The Eisenhower Research Project based at Brown University has created a new website devoted to exploring what the misguided United States wars since 9/11 have cost this country -- and the unfortunate countries and people in the way of the injured, but infantile, imperial colossus. Many of their findings reproduce what people seeking peace have attempted to highlight for a decade, but it seems worthwhile to reproduce the suggestive conclusions from the executive summary.
- While we know how many US soldiers have died in the wars (just over 6000), what is startling is what we don’t know about the levels of injury and illness in those who have returned from the wars. New disability claims continue to pour into the VA, with 550,000 just through last fall. Many deaths and injuries among US contractors have not been identified.
- At least 137,000 civilians have died and more will die in Afghanistan, Iraq, and Pakistan as a result of the fighting at the hands of all parties to the conflict.
- Putting together the conservative numbers of war dead, in uniform and out, brings the total to 225,000.
- Millions of people have been displaced indefinitely and are living in grossly inadequate conditions. The current number of war refugees and displaced persons -- 7,800,000 -- is equivalent to all of the people of Connecticut and Kentucky fleeing their homes.
- The wars have been accompanied by erosions in civil liberties at home and human rights violations abroad.
- The human and economic costs of these wars will continue for decades, some costs not peaking until mid-century. Many of the wars’ costs are invisible to Americans, buried in a variety of budgets, and so have not been counted or assessed. For example, while most people think the Pentagon war appropriations are equivalent to the wars’ budgetary costs, the true numbers are twice that, and the full economic cost of the wars much larger yet. Conservatively estimated, the war bills already paid and obligated to be paid are $3.2 trillion in constant dollars. A more reasonable estimate puts the number at nearly $4 trillion.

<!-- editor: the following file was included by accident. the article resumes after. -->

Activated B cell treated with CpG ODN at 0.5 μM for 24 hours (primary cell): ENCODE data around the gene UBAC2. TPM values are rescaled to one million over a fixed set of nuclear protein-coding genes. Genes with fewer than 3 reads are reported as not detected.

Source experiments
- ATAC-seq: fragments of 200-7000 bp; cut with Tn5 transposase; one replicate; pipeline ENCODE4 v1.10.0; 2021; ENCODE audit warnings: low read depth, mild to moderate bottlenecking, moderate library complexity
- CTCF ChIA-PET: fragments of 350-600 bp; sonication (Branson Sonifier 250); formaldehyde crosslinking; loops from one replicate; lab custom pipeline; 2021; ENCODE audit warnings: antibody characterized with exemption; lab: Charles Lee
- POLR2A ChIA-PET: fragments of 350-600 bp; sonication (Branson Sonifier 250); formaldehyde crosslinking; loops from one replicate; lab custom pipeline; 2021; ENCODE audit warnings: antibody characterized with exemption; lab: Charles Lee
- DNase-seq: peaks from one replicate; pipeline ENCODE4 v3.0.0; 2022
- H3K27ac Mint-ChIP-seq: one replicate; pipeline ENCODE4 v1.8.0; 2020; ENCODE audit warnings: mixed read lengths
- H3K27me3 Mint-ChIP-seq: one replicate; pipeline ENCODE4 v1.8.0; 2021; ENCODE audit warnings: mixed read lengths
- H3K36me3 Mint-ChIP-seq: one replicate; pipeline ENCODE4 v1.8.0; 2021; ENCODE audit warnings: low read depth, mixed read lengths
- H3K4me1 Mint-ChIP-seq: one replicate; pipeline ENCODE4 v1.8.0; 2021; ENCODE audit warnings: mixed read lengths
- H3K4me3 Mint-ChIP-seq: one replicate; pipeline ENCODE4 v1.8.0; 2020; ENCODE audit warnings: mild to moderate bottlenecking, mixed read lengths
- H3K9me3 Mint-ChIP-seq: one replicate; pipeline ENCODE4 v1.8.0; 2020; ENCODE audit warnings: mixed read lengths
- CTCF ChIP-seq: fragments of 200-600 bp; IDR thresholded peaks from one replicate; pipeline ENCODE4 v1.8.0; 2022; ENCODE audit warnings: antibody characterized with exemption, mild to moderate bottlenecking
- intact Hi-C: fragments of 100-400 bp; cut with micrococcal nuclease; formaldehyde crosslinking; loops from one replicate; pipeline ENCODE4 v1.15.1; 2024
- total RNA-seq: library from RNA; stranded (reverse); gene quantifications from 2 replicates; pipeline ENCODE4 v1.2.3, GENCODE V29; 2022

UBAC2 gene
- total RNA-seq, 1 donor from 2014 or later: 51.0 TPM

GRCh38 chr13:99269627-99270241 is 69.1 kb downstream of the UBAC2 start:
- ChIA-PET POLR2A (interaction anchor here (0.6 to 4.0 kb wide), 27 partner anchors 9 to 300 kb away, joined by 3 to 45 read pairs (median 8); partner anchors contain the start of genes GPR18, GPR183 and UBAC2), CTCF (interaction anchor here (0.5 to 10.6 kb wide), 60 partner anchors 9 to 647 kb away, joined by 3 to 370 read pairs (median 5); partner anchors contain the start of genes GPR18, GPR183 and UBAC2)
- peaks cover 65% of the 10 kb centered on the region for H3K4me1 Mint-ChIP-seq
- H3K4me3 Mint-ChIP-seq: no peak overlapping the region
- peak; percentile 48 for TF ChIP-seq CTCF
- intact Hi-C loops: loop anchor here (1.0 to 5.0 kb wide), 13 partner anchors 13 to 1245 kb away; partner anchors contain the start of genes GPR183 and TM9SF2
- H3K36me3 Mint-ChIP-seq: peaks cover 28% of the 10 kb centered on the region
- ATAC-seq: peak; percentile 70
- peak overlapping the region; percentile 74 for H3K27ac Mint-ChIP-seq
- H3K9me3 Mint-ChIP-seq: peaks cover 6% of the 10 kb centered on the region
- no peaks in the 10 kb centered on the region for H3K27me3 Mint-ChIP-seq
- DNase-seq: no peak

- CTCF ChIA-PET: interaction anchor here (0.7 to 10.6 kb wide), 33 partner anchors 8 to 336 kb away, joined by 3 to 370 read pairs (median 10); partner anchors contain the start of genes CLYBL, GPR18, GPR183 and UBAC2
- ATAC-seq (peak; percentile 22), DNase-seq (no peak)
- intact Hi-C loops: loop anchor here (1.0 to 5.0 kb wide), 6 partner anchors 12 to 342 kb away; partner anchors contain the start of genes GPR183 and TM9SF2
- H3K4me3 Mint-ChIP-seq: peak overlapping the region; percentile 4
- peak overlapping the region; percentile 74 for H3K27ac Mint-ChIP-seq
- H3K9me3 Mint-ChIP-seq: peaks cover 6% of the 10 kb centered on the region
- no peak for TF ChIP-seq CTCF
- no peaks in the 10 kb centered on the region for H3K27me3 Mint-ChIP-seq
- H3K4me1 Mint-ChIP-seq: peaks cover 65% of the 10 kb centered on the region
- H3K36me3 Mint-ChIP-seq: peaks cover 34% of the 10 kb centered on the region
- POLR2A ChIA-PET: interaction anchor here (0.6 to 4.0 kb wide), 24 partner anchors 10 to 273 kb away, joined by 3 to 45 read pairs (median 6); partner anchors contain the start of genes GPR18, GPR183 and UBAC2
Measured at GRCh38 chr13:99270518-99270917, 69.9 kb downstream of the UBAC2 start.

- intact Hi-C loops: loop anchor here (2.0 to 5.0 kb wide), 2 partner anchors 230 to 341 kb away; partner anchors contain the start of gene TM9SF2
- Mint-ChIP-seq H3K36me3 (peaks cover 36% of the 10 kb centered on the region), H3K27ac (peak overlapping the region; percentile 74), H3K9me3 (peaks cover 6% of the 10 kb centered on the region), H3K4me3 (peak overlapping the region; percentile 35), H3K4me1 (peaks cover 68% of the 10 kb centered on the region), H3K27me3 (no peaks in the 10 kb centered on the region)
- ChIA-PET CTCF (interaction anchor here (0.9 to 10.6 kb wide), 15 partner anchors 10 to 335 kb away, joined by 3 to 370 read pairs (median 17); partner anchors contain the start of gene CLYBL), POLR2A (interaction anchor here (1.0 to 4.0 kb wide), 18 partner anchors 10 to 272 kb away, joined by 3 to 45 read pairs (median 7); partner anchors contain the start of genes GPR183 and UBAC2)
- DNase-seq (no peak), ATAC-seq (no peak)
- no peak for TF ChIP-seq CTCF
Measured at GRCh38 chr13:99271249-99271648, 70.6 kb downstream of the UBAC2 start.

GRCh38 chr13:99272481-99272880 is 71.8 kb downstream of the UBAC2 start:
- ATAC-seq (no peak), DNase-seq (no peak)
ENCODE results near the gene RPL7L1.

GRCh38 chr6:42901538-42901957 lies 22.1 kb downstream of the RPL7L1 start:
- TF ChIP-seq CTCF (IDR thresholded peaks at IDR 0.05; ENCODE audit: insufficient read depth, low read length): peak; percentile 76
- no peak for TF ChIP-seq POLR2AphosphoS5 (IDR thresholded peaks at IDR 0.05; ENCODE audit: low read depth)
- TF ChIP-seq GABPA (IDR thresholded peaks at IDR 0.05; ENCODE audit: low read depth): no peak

- As with former US wars, the costs of paying for veterans’ care into the future will be a sizable portion of the full costs of the war.
- The ripple effects on the U.S. economy have also been significant, including job loss and interest rate increases, and those effects have been under-appreciated.
- While it was promised that the US invasions would bring democracy to both countries, Afghanistan and Iraq, both continue to rank low in global rankings of political freedom, with warlords continuing to hold power in Afghanistan with US support, and Iraqi communities more segregated today than before by gender and ethnicity as a result of the war.
- The armed conflict in Pakistan, which the U.S. helps the Pakistani military fight by funding, equipping and training them, has taken as many lives as the conflict in neighboring Afghanistan.
Another bullet point seems both encouraging and problematic:
- Serious and compelling alternatives to war were scarcely considered in the aftermath of 9/11 or in the discussion about war against Iraq. Some of those alternatives are still available to the U.S.
In fact, the freedom of movement of both the administration (which seems to have some glimpses of this) and the entire political system are profoundly constrained by the destruction wrought by the wars of the '00s. Too many good options available in 2001 -- for example effective, cooperative international police work against terrorists -- are gone, undermined by the jack-booted rendition and torture policies adopted by the Bush administration. Terrorism suspects captured in Europe can fight extradition to the United States because we are considered a torture-practicing country with an impoverished grasp of basic human rights.
The costs of these wars are even greater than the Eisenhower Research Project study -- we have only begun to appreciate them.
H/t Washington Note for pointing to this study.